The program will be run for an initial three years with the possibility for extension through continuing industry sponsorship and collaboration.

“We will explore opportunities to engage with the mining industry to build a self-sustaining and on-going applied research portfolio in this field to advance promising developments to commercialisation,” Revell said.

“We are fortunate to have CSIRO as a research partner who are supportive, share this vision, and have a depth of research capability and excellent facilities.”

The program will also support CRC ORE’s mission to help build a highly skilled workforce for the nation amid an ongoing skills shortage in the resources sector. It will initially support a number of Research Higher Degree scholarships, which will be fully funded and placed across several selected Australian universities.

“One of CRC ORE’s key objectives has always been to build research capacity across Australia, which it did very successfully during its government-funded term,” Revell said. “By taking this new seed research and offering higher degree students a Masters degree or a PhD, it will build capacity for the minerals industry as well as getting the work done. It’s a great outcome.”

CSIRO Mineral Resources’ A/Director, Dr Rob Hough, said CSIRO is looking forward to commencing activities within the Future Research Program, initiated in partnership with CRC ORE.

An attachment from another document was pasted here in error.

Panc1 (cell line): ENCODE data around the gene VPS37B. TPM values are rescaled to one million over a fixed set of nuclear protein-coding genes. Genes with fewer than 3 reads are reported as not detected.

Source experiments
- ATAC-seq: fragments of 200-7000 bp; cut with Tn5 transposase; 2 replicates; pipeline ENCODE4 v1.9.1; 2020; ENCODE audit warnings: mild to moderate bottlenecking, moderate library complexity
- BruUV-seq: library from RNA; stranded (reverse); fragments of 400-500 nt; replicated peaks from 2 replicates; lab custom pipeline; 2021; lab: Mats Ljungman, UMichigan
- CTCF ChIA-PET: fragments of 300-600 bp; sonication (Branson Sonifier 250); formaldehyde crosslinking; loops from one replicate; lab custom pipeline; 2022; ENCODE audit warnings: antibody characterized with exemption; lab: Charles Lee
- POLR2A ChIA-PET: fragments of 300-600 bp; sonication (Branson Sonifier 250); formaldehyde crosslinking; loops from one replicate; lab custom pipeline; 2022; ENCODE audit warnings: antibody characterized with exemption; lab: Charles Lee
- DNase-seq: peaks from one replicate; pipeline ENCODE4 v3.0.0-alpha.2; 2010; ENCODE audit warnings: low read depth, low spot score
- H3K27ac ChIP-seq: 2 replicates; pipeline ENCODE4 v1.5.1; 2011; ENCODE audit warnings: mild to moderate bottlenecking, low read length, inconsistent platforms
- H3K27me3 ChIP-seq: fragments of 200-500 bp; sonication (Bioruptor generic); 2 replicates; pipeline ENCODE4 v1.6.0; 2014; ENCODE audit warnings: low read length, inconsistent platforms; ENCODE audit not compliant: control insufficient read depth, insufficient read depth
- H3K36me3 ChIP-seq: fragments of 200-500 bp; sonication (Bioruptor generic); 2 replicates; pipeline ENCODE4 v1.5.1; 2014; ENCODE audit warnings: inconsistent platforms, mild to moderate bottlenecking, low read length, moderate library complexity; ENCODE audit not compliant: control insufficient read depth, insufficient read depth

“The R&D focus areas align well with our existing initiatives and plans, which have significant potential to positively impact the Australian minerals industry,” Dr Hough said.

Chrysos PhotonAssay lab up and running at Barrick’s Bulyanhulu

Barrick Gold, in partnership with MSALABS Ltd, has successfully installed a Chrysos PhotonAssay™ laboratory at its Bulyanhulu mine in Tanzania – the first in Africa and in its global operations.

This new technique, Chrysos says, delivers faster, safer and more accurate analysis of gold, silver and complementary elements by non-destructive measurement of larger and more representative samples in as little as two minutes, enabling rapid turnaround of critical operational information that drives optimisation throughout the mining value chain.

The system, originally developed at Australia’s national science agency, CSIRO, provides an environmentally friendly, chemical-free, more sustainable replacement for traditional fire assay methods, significantly reducing CO2 emissions and hazardous waste, according to Barrick.

Introducing the new system to media at the mine, Barrick President and Chief Executive Mark Bristow said it was part of the group’s continuing drive to harness technological innovation in the service of operational excellence, occupational safety and environmental care.